How does the brain interpret stressful situations at work? What can be done to mitigate these pressures?
Work environments can be stressful. Employees can feel threatened and unsure. By taking into consideration how the brain works, managers can take some of the pressure off. David Rock discusses two areas in particular: giving feedback in a low-stress way and establishing consistency.
Keep reading to learn how to reduce stress at work in these two practical ways.
Reducing Stress at Work
Your productivity can be impacted by the people around you. Most careers require some level of collaboration. However, coworkers, bosses, and clients can all have varying degrees of mental energy and emotional regulation themselves. While you can’t control the emotions and actions of others, you can understand which work situations trigger intense away emotions (and thus drain energy) as well as methods to mitigate these situations.
(Shortform note: Susan Cain argues in Quiet that too much collaboration can hurt productivity and that in fact, learning and creativity best happen in solitude. Studies show that with the increased opportunity for socialization that accompanied the rise of open-office designs came a rise in interruptions, social friction, and background noise—all of which deter productivity. Cain suggests an office space that provides areas to collaborate and areas to work alone.)
Before we look at how to reduce stress at work, let’s look at the brain science.
In the modern world, jobs are usually tied directly to our livelihoods. Therefore, when you feel as though your job is being threatened, your brain interprets these threats as a risk to your survival, similar to the way our primitive ancestors would have assessed the danger of a predator. When you’re in danger, adrenaline kicks your brain into a fight-or-flight response; in the workplace, this can translate into either avoidance or intense confrontation. Either reaction can harm productivity.
You feel the most threatened at work when you encounter change you weren’t prepared for. Your brain functions best when it’s at equilibrium, so any change—big or small—puts your brain into a state of dissonance, or disorder. It takes time and energy to regain your balance. If your brain doesn’t have an adequate amount of either, you’re more likely to respond with unchecked emotion.
For example, imagine that tomorrow is your annual review—the results of which determine your bonus for the year. You run into a coworker who reminds you that they sent you an email yesterday and makes a joke about how long you take to respond. Your brain probably didn’t anticipate this interaction, and most days, your brain may perceive it as friendly banter. However, with the stress of the upcoming review in which your job performance is evaluated, your brain could easily interpret the joke as a threat instead. This reaction could lead to lashing out at your coworker or being anxious during the review.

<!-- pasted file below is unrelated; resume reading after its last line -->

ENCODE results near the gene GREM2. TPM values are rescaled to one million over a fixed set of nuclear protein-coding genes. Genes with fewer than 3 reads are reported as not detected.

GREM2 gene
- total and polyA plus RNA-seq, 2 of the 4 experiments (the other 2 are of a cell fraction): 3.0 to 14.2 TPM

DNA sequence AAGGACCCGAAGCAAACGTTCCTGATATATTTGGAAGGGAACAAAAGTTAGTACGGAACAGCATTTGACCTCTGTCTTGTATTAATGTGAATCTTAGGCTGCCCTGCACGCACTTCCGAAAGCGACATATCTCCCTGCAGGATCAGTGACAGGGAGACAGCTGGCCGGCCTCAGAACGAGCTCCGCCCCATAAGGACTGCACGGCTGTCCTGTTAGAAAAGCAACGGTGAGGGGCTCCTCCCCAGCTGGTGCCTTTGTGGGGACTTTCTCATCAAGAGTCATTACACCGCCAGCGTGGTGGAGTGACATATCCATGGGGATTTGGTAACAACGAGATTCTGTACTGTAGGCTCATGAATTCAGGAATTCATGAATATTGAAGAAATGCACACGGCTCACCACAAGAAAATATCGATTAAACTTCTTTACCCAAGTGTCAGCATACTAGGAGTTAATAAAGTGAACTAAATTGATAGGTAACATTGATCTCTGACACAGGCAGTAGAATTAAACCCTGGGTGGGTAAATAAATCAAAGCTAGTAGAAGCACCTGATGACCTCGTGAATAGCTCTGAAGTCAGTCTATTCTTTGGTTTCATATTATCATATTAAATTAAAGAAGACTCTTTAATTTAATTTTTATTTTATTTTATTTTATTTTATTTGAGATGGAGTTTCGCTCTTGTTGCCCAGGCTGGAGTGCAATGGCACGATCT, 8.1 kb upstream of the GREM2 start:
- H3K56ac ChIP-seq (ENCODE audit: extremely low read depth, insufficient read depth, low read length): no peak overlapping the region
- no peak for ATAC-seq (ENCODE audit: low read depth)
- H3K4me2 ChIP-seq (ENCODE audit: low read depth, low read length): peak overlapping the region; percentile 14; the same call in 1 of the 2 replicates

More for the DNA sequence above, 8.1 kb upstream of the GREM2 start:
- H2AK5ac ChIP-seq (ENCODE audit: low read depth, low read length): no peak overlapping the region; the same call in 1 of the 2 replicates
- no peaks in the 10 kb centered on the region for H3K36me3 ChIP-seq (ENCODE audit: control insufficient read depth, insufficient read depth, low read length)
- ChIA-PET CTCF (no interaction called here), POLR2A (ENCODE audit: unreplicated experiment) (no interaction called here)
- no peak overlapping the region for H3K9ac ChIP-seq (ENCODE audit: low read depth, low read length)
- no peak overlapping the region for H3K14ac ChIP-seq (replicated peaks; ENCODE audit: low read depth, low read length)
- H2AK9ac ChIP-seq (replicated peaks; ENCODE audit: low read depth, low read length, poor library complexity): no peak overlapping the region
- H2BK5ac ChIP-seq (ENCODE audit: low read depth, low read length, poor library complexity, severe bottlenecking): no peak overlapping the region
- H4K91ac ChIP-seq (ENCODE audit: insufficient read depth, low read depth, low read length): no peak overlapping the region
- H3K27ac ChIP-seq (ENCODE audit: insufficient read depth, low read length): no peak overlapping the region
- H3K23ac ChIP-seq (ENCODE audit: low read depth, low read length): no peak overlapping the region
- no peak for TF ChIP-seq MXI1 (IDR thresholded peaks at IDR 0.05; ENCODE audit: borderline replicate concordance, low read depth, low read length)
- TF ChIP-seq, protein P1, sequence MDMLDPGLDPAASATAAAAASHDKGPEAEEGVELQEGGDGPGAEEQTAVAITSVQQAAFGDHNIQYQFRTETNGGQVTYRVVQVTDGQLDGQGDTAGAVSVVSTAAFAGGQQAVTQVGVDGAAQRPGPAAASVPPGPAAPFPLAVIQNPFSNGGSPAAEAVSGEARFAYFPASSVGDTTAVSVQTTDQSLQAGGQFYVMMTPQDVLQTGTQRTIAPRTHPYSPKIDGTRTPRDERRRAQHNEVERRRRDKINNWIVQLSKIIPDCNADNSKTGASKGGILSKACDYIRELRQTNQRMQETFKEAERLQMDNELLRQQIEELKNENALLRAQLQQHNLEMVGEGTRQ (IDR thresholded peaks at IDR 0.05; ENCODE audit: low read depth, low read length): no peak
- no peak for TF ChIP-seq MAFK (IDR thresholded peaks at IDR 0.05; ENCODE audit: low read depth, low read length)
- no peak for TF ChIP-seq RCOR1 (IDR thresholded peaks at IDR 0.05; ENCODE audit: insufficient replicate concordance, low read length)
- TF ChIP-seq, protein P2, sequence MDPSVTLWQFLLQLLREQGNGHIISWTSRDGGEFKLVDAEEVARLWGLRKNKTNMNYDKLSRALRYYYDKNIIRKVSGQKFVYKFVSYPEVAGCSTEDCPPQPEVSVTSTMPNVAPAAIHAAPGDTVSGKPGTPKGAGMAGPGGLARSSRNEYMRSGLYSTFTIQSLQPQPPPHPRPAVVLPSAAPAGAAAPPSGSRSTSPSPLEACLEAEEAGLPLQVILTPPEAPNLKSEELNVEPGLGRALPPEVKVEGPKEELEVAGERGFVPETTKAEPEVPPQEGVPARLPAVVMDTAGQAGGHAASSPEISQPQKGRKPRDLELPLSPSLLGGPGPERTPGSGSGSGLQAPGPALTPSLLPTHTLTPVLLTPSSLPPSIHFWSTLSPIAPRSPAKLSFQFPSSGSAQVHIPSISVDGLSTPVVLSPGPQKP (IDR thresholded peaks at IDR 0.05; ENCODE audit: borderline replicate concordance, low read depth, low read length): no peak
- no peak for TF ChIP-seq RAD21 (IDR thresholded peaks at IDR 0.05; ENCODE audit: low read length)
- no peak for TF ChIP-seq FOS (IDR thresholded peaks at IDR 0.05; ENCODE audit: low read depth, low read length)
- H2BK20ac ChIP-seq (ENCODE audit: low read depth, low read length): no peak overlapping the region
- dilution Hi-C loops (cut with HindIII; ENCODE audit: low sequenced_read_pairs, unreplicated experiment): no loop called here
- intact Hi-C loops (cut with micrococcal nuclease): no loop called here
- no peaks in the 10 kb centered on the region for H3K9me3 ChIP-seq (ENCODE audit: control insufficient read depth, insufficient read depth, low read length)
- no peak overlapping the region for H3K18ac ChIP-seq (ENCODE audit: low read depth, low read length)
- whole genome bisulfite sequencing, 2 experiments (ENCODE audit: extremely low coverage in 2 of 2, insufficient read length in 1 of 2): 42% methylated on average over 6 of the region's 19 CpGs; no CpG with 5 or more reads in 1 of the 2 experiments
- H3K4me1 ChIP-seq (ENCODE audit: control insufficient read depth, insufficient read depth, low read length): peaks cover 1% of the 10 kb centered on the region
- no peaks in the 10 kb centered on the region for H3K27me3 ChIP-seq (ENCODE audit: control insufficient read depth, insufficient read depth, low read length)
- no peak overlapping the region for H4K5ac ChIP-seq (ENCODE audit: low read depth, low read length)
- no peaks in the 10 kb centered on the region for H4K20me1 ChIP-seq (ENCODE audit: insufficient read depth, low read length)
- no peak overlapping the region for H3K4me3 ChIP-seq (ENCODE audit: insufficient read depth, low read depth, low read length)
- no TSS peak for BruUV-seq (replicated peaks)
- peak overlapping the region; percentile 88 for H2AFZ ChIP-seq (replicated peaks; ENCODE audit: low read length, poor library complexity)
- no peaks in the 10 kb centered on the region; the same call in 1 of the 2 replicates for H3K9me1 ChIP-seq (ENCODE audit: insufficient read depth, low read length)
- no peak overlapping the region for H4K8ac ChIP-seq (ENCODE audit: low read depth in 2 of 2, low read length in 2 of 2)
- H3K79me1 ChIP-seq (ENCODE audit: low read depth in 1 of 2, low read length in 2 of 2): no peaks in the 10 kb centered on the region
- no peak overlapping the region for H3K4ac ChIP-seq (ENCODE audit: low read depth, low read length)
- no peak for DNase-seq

For leaders, it’s especially important to understand how unexpected change can cause threat responses in employees and diminish them when possible.
(Shortform note: Rock’s counsel to minimize threat responses at work is especially relevant to the Covid-19 pandemic—surveys show that work-related stress has amplified since the virus’s outbreak. The pandemic introduced unexpected changes into people’s work lives and intensified the strain of other stressors, such as anxiety over safety, job security, and work-life balance. Adequately preparing employees before making changes in these three areas may help reduce workers’ threat response.)
How to Use the Science
Rock points to two things that can upset the brain’s equilibrium, which leaders need to be particularly aware of: feedback and irregular procedures.
Measure #1: Give Feedback Wisely
Feedback is inherently stressful. Criticism usually comes from an authority figure who has the power to make changes in your life. Even if the criticism is intended to be constructive, an employee’s brain is going to immediately prepare the body for the threat of a major change.
Here are some ways Rock recommends that leaders reduce the stress of feedback:
- Regularly provide positive feedback.
- Consider public positive feedback.
- Normalize learning curves. One of the most significant pieces of feedback for an employee in a new position is reassurance that an adjustment period is normal.
- Focus “negative” feedback on the goal, not the employee’s weaknesses.
- Be transparent. When feedback results in corrective measures, Rock says you should explain your reasoning and make sure the other party understands the full context of a situation.
Measure #2: Establish Regular Procedures
To reduce potential threat responses in employees, Rock recommends that leaders stabilize as many aspects of a job as possible. The brain is in its comfort zone when it knows what to expect.
Here are some practices you can implement to establish consistency:
- Develop routines or templates for recurring tasks.
- Show your face in meetings. Facial expressions and body language help people understand what we’re communicating more fully. Misinterpretations can prompt threat responses.
- Share goals and accomplishments across departments. This information can help employees prepare for potential changes.
- Create spaces where people can share their personal lives. One of the ways to reduce uncertainty at work is for employees to have an idea of who they work with.
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Here's what you'll find in our full Your Brain at Work summary:
- How leaders can generate productive work environments
- How to schedule your day around your brain's energy levels
- Three steps to reactivate your creativity after a creative block